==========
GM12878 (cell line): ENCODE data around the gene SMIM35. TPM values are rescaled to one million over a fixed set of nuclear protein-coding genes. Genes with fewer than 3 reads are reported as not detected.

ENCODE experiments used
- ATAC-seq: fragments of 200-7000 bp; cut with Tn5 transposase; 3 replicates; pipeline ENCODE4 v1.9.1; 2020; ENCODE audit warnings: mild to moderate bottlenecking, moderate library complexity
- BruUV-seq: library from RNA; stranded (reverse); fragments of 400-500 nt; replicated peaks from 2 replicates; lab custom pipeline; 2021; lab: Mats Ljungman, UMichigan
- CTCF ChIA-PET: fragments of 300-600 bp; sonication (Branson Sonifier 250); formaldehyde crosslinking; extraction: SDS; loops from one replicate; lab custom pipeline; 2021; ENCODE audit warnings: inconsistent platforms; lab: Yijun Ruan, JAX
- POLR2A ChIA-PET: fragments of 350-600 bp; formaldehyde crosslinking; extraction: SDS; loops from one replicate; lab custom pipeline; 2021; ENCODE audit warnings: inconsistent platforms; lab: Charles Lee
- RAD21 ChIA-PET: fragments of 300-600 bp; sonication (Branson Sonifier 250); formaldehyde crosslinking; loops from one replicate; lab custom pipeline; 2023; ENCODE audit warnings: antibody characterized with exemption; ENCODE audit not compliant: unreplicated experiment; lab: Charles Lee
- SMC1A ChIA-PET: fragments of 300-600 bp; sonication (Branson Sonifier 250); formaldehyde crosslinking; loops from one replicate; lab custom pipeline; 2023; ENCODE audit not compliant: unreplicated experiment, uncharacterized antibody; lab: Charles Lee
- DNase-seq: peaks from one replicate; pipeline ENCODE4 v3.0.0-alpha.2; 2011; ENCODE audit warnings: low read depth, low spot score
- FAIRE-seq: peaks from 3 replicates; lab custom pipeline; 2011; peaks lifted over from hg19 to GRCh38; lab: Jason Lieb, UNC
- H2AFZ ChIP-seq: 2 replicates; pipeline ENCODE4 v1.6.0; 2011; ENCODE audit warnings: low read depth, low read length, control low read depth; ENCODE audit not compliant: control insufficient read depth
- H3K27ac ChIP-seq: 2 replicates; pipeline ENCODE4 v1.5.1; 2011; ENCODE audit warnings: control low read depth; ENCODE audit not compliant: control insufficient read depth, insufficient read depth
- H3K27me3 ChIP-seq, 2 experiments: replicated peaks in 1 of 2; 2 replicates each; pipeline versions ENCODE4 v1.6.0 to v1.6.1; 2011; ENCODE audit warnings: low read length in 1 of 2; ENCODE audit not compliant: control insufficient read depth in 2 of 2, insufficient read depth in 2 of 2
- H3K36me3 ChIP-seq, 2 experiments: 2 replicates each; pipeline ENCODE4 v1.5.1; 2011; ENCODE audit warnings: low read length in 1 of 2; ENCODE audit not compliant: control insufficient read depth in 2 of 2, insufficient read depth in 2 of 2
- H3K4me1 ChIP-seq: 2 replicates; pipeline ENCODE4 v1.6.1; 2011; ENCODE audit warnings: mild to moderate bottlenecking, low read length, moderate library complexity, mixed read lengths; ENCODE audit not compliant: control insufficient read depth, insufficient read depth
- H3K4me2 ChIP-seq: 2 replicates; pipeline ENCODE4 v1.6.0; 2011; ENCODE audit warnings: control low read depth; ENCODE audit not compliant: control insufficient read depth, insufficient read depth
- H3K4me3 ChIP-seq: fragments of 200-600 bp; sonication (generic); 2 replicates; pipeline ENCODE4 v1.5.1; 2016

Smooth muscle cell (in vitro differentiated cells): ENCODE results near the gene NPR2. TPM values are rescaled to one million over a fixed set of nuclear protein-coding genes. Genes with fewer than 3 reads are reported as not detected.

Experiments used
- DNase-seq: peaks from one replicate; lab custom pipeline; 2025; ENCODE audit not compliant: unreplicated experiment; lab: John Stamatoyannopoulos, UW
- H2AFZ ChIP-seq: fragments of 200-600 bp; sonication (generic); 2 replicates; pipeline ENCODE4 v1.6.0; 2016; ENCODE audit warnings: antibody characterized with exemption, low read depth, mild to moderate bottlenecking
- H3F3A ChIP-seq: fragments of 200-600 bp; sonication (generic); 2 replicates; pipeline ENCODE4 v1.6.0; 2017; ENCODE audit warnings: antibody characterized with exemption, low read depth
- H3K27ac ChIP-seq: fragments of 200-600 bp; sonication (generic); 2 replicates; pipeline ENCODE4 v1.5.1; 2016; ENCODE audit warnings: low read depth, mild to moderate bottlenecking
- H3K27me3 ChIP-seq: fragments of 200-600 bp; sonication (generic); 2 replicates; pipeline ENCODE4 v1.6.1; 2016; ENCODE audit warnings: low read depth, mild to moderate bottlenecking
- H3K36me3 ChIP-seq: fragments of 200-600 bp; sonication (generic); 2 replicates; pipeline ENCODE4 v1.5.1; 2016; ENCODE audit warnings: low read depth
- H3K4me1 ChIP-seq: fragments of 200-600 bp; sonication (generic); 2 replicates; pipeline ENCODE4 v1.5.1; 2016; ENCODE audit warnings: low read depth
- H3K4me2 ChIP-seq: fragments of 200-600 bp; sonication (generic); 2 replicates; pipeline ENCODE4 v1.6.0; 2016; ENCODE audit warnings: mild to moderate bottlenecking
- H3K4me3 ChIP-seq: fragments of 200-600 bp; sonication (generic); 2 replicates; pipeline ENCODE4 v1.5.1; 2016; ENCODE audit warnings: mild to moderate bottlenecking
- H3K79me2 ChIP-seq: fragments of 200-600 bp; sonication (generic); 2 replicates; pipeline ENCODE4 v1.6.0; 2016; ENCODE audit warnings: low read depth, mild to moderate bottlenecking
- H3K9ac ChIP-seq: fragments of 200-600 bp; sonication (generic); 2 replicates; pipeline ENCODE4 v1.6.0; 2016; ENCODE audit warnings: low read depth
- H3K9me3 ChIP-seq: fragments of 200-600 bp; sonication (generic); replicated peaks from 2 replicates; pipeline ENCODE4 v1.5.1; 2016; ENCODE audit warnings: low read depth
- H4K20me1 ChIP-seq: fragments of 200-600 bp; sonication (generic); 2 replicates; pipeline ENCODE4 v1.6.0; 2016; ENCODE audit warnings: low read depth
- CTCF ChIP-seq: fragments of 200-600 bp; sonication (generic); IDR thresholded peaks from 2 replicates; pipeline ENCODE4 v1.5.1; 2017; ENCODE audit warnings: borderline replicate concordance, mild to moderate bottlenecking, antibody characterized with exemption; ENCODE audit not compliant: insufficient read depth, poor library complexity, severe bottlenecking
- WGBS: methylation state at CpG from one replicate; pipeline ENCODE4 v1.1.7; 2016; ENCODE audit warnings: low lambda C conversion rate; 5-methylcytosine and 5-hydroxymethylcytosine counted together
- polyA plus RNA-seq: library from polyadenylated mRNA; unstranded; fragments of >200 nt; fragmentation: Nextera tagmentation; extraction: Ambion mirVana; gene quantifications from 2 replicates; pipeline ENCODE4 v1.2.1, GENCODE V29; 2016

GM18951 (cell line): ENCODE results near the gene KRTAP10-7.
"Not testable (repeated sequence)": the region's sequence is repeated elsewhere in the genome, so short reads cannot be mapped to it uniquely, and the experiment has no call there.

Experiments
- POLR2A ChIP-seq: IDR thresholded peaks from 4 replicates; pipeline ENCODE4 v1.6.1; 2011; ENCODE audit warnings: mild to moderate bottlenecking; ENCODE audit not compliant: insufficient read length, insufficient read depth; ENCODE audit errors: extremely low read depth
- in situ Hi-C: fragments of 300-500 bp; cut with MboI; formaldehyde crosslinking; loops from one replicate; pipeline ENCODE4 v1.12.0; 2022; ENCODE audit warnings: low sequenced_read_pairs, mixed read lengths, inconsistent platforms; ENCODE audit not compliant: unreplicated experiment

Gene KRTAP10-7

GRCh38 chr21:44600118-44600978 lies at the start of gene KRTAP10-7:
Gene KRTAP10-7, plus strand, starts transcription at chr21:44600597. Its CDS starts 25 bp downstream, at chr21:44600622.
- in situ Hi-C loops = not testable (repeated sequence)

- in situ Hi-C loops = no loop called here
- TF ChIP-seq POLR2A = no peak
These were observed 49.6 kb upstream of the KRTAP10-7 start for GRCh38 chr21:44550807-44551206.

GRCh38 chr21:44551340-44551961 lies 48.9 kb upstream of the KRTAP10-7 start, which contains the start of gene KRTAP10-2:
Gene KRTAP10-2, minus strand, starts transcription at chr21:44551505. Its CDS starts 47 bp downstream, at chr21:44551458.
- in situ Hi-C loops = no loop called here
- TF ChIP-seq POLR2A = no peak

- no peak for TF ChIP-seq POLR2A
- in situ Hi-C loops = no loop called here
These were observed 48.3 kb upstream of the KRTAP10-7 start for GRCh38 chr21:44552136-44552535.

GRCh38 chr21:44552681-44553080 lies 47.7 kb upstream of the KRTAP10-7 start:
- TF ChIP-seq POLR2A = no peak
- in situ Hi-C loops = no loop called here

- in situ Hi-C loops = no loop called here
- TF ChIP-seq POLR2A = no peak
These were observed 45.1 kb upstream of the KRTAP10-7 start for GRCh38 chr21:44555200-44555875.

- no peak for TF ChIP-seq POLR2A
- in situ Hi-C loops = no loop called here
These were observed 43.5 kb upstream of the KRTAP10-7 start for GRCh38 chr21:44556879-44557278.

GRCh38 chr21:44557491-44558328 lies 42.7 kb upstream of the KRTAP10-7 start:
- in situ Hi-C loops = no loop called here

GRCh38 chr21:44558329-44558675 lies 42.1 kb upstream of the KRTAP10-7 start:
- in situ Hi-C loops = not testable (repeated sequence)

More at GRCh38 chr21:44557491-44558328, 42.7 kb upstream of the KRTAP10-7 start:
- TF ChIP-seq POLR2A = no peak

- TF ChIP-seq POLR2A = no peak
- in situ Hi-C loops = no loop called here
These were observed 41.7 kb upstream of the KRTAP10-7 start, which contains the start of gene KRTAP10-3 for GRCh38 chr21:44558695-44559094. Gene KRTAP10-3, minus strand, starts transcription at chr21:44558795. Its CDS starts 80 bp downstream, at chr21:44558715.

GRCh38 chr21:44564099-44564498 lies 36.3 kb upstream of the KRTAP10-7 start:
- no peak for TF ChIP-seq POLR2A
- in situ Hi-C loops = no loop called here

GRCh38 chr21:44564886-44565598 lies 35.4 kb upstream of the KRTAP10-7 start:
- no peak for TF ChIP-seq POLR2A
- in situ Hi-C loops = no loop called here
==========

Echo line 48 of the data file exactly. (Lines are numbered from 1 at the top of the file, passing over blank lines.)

GRCh38 chr21:44551340-44551961 lies 48.9 kb upstream of the KRTAP10-7 start, which contains the start of gene KRTAP10-2: